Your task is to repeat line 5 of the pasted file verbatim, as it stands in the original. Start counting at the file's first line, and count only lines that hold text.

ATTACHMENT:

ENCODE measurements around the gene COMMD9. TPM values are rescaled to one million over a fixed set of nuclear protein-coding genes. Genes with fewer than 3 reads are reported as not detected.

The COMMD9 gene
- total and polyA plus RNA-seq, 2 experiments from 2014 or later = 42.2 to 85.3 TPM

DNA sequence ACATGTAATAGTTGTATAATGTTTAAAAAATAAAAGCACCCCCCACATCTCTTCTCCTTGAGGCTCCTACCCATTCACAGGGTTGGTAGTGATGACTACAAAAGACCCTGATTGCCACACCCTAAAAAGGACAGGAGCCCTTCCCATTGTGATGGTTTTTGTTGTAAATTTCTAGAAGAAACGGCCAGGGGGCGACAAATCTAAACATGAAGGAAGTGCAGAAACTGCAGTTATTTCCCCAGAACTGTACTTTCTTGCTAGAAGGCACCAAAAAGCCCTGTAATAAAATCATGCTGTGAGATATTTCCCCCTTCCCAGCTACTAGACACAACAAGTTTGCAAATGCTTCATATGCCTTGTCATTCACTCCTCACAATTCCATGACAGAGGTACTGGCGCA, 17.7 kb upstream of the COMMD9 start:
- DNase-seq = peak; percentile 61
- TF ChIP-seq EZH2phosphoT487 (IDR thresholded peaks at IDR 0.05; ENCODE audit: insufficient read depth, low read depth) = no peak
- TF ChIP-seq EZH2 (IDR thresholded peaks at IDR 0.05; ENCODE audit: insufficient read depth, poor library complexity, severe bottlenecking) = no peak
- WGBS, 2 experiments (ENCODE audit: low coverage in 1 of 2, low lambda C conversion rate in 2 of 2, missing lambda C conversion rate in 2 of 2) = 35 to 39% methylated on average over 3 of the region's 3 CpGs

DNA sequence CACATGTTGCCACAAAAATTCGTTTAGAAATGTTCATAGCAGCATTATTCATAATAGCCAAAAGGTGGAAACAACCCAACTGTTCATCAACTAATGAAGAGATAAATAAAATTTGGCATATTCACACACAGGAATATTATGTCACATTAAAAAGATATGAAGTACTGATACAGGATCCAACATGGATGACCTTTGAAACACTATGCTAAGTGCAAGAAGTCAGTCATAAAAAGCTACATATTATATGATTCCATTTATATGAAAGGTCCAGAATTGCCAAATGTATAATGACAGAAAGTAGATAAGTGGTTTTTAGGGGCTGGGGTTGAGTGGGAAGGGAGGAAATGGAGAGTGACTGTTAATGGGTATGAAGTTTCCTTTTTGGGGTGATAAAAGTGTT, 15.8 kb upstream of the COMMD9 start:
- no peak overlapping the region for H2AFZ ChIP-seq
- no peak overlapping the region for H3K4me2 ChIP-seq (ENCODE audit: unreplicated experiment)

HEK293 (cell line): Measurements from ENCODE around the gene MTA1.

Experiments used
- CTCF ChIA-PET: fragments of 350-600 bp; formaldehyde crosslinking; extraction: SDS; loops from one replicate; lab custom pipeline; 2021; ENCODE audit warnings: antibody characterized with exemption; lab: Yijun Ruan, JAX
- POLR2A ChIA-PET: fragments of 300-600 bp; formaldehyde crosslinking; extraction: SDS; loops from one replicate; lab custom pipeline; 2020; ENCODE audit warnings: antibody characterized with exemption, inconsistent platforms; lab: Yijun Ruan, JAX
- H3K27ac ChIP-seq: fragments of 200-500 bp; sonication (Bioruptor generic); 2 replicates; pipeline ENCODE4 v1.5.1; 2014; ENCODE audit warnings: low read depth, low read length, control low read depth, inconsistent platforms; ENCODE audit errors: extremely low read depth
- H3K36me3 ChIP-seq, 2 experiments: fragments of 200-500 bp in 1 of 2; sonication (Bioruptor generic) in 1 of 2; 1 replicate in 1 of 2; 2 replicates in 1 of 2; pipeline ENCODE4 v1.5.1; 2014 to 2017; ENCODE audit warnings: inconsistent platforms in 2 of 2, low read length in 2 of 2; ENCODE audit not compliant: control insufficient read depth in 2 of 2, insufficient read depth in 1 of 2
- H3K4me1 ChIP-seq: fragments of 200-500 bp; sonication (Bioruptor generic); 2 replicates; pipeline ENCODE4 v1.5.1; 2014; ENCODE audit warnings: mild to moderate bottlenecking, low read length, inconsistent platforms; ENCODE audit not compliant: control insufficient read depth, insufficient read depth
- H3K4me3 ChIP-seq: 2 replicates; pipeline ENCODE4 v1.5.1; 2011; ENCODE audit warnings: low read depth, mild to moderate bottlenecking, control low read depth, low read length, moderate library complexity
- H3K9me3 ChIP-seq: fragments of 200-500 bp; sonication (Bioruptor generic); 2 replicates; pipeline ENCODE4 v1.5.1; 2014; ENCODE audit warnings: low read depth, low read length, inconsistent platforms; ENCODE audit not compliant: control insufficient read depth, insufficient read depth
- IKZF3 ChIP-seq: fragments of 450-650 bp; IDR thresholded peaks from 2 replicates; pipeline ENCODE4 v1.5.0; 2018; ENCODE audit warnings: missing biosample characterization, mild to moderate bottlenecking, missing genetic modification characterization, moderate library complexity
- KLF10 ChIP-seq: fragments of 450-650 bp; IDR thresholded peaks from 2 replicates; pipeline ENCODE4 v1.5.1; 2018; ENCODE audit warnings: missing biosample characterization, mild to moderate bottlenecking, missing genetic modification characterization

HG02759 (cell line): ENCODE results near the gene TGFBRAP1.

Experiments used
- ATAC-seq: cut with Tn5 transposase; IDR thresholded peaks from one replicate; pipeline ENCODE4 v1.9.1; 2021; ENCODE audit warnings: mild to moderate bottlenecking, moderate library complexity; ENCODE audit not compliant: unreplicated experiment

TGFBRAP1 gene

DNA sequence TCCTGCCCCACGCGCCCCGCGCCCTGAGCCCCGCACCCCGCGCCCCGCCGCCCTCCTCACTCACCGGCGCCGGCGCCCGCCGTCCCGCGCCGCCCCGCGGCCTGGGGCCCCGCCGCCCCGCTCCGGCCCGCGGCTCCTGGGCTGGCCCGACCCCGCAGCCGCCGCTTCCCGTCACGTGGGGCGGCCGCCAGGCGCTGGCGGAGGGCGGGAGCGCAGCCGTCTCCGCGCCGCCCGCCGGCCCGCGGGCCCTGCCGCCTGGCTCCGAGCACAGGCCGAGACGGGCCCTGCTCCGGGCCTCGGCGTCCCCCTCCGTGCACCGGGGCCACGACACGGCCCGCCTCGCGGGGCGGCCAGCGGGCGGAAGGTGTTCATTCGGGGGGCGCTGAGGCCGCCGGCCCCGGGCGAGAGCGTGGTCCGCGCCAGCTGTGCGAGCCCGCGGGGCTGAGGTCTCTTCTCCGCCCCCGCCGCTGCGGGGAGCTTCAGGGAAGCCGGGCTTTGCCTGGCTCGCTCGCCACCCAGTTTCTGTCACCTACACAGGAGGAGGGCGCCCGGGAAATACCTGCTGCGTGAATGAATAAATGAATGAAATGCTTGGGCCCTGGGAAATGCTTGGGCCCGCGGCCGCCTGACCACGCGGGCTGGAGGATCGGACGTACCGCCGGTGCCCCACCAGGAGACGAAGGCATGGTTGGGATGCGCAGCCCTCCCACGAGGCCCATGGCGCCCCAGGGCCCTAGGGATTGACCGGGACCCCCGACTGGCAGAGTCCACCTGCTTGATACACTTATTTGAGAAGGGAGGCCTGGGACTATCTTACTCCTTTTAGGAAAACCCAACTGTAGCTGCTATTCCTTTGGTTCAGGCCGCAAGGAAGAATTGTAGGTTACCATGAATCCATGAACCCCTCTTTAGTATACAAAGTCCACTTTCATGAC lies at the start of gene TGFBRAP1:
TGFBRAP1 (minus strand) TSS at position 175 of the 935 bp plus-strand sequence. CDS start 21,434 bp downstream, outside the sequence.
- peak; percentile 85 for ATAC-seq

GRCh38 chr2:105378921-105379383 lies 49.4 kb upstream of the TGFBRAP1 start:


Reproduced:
- DNase-seq = peak; percentile 61